Sorry to ramble. I guess what I’m saying is that there is certainly many old films that do have a confined and stiff staged feel in both their look and performances. But there were also a lot that wen’t beyond that. Still I like that your opinion of classic movies is based on actually watching them! I spoken to several people who have no interest in even giving them a chance.

      • Mind you, I’m by no means a hater. There are others though who automatically will rank older movies higher than new ones just because they’re “classics” and that’s as wrong as dismissing them. I try to watch every movie for what it is, not thinking that much about its age. Movie as movie so to say.

      • Oh no, I never gathered that you were a hater. In fact I can tell the opposite. I like the fact that you do give them a chance and there are those that you enjoy. Sadly their are many people today who don’t do that.

        As my site intimates I love both. And if I was going to do my all-time top 10 (something I’ve never wanted to tackle) it would probably feature just as many if not slightly more modern era movies. And I’m so glad there are still filmmakers who give us great movies and their creations really move me. Take my review of To the Wonder from last week. For me it’s the best movie of the year so far by far and it strikes so many chords with me. There are movies today, several of them, that still to do this.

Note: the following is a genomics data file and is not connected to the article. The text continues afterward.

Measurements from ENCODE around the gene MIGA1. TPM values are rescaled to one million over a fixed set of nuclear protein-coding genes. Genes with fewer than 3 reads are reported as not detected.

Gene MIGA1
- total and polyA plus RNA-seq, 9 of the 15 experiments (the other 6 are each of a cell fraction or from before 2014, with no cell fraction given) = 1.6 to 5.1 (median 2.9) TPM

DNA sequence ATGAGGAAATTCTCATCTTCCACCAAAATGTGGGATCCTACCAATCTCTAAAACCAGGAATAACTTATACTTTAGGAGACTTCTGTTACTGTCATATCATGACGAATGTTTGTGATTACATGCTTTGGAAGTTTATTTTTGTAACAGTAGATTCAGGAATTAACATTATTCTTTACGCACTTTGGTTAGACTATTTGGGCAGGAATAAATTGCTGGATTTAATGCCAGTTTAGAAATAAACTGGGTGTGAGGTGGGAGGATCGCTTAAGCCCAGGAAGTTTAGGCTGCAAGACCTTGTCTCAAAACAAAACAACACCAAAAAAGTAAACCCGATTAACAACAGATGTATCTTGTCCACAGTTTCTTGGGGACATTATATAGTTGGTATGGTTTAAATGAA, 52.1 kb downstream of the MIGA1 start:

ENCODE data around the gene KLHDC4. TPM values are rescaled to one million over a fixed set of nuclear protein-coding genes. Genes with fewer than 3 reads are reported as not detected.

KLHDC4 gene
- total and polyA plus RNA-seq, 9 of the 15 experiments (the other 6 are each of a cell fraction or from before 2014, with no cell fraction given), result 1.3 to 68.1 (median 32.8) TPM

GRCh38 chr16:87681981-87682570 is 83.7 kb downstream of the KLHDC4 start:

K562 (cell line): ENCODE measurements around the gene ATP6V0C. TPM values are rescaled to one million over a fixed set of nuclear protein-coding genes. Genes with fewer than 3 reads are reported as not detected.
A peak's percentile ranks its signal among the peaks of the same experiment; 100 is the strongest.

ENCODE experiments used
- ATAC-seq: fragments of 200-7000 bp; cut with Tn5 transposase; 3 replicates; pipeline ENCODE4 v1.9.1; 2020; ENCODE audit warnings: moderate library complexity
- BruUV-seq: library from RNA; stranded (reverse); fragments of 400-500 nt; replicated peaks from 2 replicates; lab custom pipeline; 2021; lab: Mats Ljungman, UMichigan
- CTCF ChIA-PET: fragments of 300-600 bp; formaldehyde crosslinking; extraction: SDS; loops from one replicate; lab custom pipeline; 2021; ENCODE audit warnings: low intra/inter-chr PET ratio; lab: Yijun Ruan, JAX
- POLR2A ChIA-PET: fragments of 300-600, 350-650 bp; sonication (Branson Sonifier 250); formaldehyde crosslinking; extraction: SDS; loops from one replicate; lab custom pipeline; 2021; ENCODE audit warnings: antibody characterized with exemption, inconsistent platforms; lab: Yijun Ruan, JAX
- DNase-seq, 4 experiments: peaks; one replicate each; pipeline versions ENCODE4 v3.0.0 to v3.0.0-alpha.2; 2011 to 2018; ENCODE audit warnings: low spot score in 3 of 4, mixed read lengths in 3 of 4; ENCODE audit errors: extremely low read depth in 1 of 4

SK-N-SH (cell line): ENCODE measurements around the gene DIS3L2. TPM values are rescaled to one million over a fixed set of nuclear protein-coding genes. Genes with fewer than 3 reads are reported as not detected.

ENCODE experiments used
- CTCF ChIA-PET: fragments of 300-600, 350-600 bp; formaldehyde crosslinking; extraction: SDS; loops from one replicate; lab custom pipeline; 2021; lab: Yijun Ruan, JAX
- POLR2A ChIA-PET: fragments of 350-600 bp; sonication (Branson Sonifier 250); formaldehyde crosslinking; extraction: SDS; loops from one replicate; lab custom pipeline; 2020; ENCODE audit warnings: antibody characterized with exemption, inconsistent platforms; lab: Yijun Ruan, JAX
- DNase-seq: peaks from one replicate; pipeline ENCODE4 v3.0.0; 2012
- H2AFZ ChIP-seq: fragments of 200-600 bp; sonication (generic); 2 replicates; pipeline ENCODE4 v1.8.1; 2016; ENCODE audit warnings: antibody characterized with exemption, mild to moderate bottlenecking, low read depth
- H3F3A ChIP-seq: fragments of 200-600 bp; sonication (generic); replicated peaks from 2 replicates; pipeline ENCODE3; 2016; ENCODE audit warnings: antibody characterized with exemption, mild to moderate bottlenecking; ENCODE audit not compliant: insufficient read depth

2. Interesting piece Keith. I think Jessica makes a good point about the acting style in many classic films in that it is often really unnatural and stage-like. Having said that, I do very much enjoy watching classic films. It’s always interesting to see what filmmaking was like way back when and how it’s shaped where film is today either by way of techniques used or a certain director’s style.